Wednesday, November 26, 2008

video #67: Portishead - The Rip

Youtube / Island Records have disabled embedding for this video, so you'll have to actually click the link to view it, but it will probably play better on their page than on this cluttered and already media-overloaded blog. That probably works out for the best when you have a video as busy and detailed as this one, which you'll need to watch more than once if you hope to take in even half of its comically grotesque brilliance.

"The Rip" is one of my favorite songs of the year, one of the most stunning tracks on Portishead's departure as long-awaited return album, Third. It's a fantastic song in its own right, but even as it breaks from the sounds of 90's Portishead (especially the trip-hop of Dummy), it's perhaps not too hard to believe that it was recorded by the same band who wrote all the gloomy and spooky songs on their self-titled album in 1997. Perhaps, that is, if you're really ready to consider that Portishead, once the embodiment of some upper-class, idealized vision of 1990's coffeeshop "urban cool," could really mutate into a group capable of writing such a paranoid, socially withdrawn, possibly schizophrenic music. The turntablism and dusty beats they were once known for are almost nowhere to be found now, but if you understood them and particularly Beth Gibbons as coming from an especially introverted place that was never calling out for attention like Tricky Kid or Sneaker Pimps, their latest incarnation, or "The Rip" itself, might not come as a terrible shock.

That said, these lyrics will probably conjure up some fairly unsurprising (unsettling and dreadful at times, but unsurprising) mental images in most listeners' minds. Leave it to Portishead to not just release such an bleak track as a single, but to outdo everyone's expectations in the music video. Animated by Nick Uff, whose hand-drawn approach probably requires more work than any mouse-clicking Flash-jockey has ever done in his life. This is one of the most original and imaginative videos I've ever seen, and makes a good case for me to retire this ongoing survey of animated videos. I probably would, if only I didn't know that he has yet another done for Portishead that I've been saving for myself for several weeks now, and will inevitably have to watch and post here.

This video and this song feel like great accomplishments, and I haven't felt like saying that about much of anything in music or art for quite some time. Third wasn't an easy album to get to know, but as the year went on, it just made every other CD I bought, every other album I downloaded, somehow feel like products that would eventually live out their shelf life for me. So much music out there feels "of the moment," which is exciting and sometimes full of potential, but doesn't it feel like the last 5 or 6 years have been a series of replaceable sounds and fads? Excitement is rarely permanent, trends come and go and go and go, and "buzz" bands and their music almost never fail to disappoint if given a long enough (but not even unreasonable!) amount of time to settle into my mind. Third is something else altogether, immediate and essential to our time but not tubthumpingly-reactionary or "clever" in the way that bands try so hard to be these days. Even albums that sound as great as Microcastle or ExitingARM feel vaguely clouded by the sense that they don't really mean anything and that their creators might not actually give a shit about them at all. I don't even know what I mean by this (including my gripes with hyper-posturing bands, many of which I really love), only that it's hard to find any bands writing songs these days that don't seem like they're out to impress or lecture you. Portishead (or Third itself, which feels like an independent object unattached to and uninvolved with any group of people so caught up in the cycle of promotion, recognition, and celebrity as a band) seems unconcerned with pursuing any of these goals and despite this it's a powerful and personable record that's not at all charming but definitely irresistable. I don't know if I'll be "coming back to it for years" or not. Somehow that just feels like a silly question to try to answer right now.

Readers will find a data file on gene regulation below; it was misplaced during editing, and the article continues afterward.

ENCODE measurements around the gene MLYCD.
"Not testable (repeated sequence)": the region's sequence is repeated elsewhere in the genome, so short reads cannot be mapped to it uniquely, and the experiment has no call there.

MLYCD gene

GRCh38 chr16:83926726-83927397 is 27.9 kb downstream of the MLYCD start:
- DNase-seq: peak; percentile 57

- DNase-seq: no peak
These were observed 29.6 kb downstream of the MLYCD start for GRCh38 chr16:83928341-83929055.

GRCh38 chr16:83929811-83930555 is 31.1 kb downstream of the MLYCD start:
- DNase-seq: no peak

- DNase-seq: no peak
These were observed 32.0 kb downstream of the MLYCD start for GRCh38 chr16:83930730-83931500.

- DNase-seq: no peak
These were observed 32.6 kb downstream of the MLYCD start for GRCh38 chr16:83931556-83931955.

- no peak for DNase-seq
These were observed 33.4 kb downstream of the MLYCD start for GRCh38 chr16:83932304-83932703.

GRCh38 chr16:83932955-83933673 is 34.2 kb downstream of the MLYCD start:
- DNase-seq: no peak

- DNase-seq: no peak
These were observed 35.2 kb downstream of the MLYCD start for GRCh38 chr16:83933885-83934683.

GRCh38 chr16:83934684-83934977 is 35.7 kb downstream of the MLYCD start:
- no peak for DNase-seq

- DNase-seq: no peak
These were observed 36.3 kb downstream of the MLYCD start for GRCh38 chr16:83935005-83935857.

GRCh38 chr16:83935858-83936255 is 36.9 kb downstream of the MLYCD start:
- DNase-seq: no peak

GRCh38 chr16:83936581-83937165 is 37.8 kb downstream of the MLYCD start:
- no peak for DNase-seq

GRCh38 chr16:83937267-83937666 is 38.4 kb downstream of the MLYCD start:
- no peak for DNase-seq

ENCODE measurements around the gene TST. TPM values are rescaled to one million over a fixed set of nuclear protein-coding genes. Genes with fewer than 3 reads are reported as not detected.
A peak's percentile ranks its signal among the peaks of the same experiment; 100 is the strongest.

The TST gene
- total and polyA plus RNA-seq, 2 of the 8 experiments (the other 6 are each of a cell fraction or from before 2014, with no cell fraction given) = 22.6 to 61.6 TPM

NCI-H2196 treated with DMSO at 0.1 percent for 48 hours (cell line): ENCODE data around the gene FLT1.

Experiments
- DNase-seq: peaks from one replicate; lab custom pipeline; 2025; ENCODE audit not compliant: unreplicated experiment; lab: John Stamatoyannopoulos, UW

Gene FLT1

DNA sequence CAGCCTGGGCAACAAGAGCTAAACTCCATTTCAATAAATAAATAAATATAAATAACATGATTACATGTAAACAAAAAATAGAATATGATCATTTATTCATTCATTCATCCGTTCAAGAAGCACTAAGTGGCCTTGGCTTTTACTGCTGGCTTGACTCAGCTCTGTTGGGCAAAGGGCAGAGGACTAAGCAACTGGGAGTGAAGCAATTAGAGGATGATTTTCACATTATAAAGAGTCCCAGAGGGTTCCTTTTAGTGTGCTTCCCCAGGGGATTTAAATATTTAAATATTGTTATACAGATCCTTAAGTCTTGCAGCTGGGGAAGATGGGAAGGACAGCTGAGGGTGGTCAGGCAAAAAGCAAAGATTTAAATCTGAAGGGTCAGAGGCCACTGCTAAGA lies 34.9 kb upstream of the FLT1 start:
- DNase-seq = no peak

Sunday, November 16, 2008

Underground Resistance - Big Stone Lake

Underground Resistance - "Big Stone Lake"

I'm not sure when I first heard "Big Stone Lake," probably this spring at the earliest. tells me I've played it 50 times in the last six months. I sort of can't wait to go home and listen to it a few more times before bed. I don't understand why this isn't one of those classics that everyone knows, like "Chime," "Pacific State"/"Pacific 202," "Virtual," or "Little Fluffy Clouds." I know it's not really electronica, or part of that rave/acid house timeline that people too young to have remembered still get nostalgic for. It's Underground Resistance, still due for some kind of but it's hardly even techno, at least not in any way that Mills, Banks, or Hood would later help define the sound. Is it too lo-fi? To slow? Too black? Are young, white bloggers still allergic to any saxophone that isn't found in canonized jazz, bloated 80s pop, or "skronky" punk songs by guys who cut themselves?

I'm so sick of new music, this is really all I want to listen to anymore.